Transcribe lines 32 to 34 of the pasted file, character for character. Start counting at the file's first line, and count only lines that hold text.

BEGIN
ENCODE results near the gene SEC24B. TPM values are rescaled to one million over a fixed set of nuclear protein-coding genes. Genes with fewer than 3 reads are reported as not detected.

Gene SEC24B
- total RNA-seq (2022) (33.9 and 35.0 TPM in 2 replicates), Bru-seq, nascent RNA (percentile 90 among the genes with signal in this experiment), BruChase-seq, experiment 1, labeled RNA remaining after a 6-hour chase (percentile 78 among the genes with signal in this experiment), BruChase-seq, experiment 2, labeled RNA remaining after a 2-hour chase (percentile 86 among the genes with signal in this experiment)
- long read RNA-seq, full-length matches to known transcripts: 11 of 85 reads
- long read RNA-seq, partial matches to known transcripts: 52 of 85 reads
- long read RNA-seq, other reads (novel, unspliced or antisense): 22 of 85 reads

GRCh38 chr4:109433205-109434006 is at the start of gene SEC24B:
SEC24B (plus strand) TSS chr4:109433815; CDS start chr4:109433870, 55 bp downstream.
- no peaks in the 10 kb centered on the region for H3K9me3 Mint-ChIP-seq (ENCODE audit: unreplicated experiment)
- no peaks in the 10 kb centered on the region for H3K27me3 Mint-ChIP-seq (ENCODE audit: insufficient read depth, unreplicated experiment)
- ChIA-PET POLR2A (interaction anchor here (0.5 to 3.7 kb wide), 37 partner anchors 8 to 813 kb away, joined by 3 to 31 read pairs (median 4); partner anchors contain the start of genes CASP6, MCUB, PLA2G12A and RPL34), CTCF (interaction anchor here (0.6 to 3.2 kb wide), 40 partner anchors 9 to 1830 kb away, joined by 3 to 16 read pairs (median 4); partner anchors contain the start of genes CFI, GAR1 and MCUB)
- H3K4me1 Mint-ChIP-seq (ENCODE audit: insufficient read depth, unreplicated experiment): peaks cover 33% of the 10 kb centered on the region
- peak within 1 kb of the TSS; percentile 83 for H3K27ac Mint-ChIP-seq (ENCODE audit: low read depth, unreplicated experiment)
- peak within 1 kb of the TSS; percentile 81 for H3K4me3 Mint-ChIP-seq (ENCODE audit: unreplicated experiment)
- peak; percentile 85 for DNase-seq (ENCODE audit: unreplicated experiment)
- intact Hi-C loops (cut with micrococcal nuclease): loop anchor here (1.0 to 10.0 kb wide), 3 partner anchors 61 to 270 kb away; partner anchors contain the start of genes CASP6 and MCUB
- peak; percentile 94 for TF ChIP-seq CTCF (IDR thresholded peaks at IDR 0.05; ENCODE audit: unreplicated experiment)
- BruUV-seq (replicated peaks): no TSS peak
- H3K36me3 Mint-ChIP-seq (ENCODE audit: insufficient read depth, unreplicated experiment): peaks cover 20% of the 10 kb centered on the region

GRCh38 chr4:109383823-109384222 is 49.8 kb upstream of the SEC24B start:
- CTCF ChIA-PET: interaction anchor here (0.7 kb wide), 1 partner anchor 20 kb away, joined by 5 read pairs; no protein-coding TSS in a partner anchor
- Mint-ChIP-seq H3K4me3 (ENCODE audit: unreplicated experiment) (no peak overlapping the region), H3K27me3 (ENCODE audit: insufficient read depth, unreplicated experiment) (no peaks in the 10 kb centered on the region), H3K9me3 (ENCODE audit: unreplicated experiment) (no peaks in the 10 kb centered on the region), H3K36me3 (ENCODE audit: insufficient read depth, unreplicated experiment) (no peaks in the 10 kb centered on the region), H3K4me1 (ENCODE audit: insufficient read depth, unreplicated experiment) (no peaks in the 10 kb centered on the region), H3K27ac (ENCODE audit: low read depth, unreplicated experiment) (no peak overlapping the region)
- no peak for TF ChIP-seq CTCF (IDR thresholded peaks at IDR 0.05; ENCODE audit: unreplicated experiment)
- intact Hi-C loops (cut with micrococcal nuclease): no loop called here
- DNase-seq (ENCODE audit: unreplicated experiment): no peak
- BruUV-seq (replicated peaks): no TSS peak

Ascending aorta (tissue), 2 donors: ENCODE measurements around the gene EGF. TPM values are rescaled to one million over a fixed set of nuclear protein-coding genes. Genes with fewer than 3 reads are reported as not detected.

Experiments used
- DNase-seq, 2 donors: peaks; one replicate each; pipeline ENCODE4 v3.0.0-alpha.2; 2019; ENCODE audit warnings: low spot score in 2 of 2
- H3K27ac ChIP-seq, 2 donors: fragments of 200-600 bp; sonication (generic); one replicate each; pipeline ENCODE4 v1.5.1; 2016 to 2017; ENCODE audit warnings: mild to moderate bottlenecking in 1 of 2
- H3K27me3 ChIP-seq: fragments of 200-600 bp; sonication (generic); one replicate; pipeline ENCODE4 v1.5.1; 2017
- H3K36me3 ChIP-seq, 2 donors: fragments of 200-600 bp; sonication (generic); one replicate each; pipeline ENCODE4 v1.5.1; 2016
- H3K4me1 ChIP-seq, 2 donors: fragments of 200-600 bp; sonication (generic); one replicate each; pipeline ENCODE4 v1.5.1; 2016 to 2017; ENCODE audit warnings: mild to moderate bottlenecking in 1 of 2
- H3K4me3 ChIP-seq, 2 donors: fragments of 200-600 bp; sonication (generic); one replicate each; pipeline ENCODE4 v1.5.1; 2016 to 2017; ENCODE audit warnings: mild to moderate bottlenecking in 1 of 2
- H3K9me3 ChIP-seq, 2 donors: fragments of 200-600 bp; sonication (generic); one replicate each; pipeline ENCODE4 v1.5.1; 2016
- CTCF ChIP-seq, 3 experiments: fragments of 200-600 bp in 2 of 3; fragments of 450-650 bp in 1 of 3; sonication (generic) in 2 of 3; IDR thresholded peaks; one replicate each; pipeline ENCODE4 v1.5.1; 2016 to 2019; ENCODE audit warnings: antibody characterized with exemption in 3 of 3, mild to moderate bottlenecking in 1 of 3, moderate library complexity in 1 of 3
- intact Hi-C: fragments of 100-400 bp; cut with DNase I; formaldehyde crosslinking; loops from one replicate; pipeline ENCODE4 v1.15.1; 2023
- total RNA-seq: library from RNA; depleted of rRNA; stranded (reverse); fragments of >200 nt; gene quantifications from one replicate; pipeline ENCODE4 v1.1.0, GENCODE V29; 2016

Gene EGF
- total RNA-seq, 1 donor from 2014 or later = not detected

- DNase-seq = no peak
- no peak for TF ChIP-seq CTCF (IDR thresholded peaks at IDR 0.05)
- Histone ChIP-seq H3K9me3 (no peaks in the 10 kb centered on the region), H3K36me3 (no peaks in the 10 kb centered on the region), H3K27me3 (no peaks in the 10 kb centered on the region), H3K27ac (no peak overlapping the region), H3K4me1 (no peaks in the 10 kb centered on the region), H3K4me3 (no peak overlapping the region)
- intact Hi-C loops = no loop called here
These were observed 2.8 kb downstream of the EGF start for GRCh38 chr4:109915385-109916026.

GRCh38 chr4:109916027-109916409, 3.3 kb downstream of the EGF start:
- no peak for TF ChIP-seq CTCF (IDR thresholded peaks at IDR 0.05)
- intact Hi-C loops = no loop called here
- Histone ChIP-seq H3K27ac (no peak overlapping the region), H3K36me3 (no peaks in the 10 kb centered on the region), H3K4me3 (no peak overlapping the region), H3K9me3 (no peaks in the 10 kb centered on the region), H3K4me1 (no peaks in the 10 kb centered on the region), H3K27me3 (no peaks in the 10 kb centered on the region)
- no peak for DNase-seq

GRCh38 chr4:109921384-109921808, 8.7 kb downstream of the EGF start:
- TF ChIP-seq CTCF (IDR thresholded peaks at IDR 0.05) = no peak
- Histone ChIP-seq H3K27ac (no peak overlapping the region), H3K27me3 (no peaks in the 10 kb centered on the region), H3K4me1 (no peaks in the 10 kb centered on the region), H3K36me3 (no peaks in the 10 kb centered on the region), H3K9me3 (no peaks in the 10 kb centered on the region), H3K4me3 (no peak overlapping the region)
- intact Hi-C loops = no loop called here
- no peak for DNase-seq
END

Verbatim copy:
- H3K36me3 ChIP-seq, 2 donors: fragments of 200-600 bp; sonication (generic); one replicate each; pipeline ENCODE4 v1.5.1; 2016
- H3K4me1 ChIP-seq, 2 donors: fragments of 200-600 bp; sonication (generic); one replicate each; pipeline ENCODE4 v1.5.1; 2016 to 2017; ENCODE audit warnings: mild to moderate bottlenecking in 1 of 2
- H3K4me3 ChIP-seq, 2 donors: fragments of 200-600 bp; sonication (generic); one replicate each; pipeline ENCODE4 v1.5.1; 2016 to 2017; ENCODE audit warnings: mild to moderate bottlenecking in 1 of 2